Figure 7
 
Sagittal semithin section of the left (A) and right (B) 38-year-old donor eye with a 4-year history of PG. (A) In the left eye the peripheral dilator ends show brush-like extensions (arrowheads) that are separated from each other by areas of very short cells. The iridial strands (arrows) take their origin from a distant dilator cell accumulation and insert into the uveal meshwork. (B) In the right eye, the peripheral dilator muscle (arrowheads) shows two larger spur-like extensions. A bundle of strands (arrows) can be followed running outward toward the outer uveal meshwork. (C) Electron micrograph through the ciliary meshwork anterior to the reticular portion of the ciliary muscle of a 42-year-old control donor eye. A ciliary muscle cell (CM) covered by a complete basement membrane can be differentiated from the numerous myofibroblasts (M), which show cytoplasmic filaments with dense bands and bodies but lack of a complete basement membrane. The extracellular material consists of few collagen fibrils and abundant elastic fibers (arrows) that are in close contact to the myofibroblasts. A small axon (arrowhead) is also seen. (D) Electron micrograph of the right 38-year-old donor eye with a 4-year history of PG cut through the ciliary meshwork anterior to the reticular ciliary muscle portion. A muscle cell (CM) from this portion is seen on the left border. The adjacent lying ciliary meshwork shows few collagen and elastic fibers (arrows). Scattered cells consist of a myofibroblast (M), macrophage (asterisk), and pigment-loaded cells. Two axons are marked by arrowheads. In comparison with the ciliary meshwork of the control eye (C), the ciliary meshwork of the PG eye appears loose and rarified.
Figure 8
 
Sagittal semithin section through the left (A) and right (B) 62-year-old donor eye with a 12-year history of PG. In both eyes the iridial strands (arrows), which take their origin from the peripheral dilator end (arrowhead), are not anchored within the ciliary meshwork (asterisk) but run toward the uveal meshwork (A) and iris stroma (B). Within the ciliary meshwork the orientation of the extracellular fibers appears less reticular, but more longitudinal toward the uveal meshwork. CM, ciliary muscle. Note the wide chamber angle in both eyes. Sagittal semithin section through the left (C) and right (D) 74-year-old donor eye with a 15-year history of PG. The iridial strands (arrows) do not reach the ciliary meshwork (asterisk). In (C) they are restricted to the iris stroma that is attached to the outer ciliary and uveal meshwork, whereas in (D) a delicate bundle is directed to the outer ciliary meshwork that radiates into the outer uveal lamellae. CM, ciliary muscle.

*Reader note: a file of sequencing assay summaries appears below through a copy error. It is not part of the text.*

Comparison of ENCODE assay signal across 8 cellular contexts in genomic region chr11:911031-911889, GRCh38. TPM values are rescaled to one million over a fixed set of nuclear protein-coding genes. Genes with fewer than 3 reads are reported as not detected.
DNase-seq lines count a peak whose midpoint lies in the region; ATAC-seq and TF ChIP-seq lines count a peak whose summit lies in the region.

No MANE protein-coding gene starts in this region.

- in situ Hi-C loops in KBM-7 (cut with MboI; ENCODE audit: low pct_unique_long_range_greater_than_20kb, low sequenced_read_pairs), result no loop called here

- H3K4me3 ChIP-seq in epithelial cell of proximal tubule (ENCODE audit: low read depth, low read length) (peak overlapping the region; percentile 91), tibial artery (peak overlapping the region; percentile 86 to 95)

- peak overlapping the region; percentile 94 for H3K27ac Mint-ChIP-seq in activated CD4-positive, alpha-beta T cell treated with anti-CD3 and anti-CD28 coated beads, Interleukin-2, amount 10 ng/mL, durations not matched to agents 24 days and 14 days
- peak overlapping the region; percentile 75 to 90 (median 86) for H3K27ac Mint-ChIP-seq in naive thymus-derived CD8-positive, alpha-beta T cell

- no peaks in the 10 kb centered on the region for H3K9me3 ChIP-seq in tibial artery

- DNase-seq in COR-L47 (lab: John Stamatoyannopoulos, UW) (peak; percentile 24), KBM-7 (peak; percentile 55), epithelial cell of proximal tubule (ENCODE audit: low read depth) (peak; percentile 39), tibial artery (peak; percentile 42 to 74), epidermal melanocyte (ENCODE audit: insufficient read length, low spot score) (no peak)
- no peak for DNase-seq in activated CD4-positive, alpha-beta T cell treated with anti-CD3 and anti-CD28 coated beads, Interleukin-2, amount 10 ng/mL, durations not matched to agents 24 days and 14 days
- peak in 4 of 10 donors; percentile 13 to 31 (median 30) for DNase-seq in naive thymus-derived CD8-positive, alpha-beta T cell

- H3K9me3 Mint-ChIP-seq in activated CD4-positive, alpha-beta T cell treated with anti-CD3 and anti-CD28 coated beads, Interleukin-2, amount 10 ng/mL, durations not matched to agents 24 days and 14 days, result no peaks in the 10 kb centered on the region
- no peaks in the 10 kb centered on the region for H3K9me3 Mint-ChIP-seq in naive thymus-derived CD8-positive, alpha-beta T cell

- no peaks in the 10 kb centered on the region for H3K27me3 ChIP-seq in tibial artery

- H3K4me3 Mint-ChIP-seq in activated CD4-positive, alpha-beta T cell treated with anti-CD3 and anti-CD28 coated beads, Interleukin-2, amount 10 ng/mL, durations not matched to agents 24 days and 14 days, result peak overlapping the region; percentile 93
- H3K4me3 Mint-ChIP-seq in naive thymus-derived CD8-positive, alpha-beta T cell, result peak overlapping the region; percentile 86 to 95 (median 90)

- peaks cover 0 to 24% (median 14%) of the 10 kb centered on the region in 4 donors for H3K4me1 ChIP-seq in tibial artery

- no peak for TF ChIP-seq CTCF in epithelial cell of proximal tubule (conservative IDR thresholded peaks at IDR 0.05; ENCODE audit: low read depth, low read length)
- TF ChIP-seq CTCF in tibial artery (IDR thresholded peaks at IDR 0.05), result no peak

Figure 8
 
Sagittal semithin section through the left (A) and right (B) 62-year-old donor eye with a 12-year history of PG. In both eyes the iridial strands (arrows), which take their origin from the peripheral dilator end (arrowhead), are not anchored within the ciliary meshwork (asterisk) but run toward the uveal meshwork (A) and iris stroma (B). Within the ciliary meshwork the orientation of the extracellular fibers appears less reticular, but more longitudinal toward the uveal meshwork. CM, ciliary muscle. Note the wide chamber angle in both eyes. Sagittal semithin section through the left (C) and right (D) 74-year-old donor eye with a 15-year history of PG. The iridial strands (arrows) do not reach the ciliary meshwork (asterisk). In (C) they are restricted to the iris stroma that is attached to the outer ciliary and uveal meshwork, whereas in (D) a delicate bundle is directed to the outer ciliary meshwork that radiates into the outer uveal lamellae. CM, ciliary muscle.
Figure 9
 
Summarizing diagram of the morphological characteristics of the peripheral iris dilator and its anchorage within the ciliary body in the normal control (A) and PG eyes (B). For better demonstration of the iris dilator muscle, the pigmented epithelium of the iris (PE) is not completely shown. In control eyes the peripheral iris dilator (DL) and its bordering sphincter bundle (asterisk) are tent-like fixed by arcade-shaped iridial connection strands (arrows) to the elastic–fibromuscular ciliary meshwork lying anterior to the inner portions of the ciliary muscle (CM). The PG eyes show structural irregularities (1) at the peripheral border of the iris indicating an insufficient sphincter bundle (asterisk) and (2) at the iridial strand connections (arrows), which are anchored to the iris stroma and outer flexible uveal parts of the trabecular meshwork (TM). These changes could promote posterior bowing of the iris and cause rubbing of the zonular fibers (ZF) against the underlying pigmented epithelium of the iris, leading to damage of the cells and loss of pigment in these locations (short arrows). L, lens; CP, ciliary processes.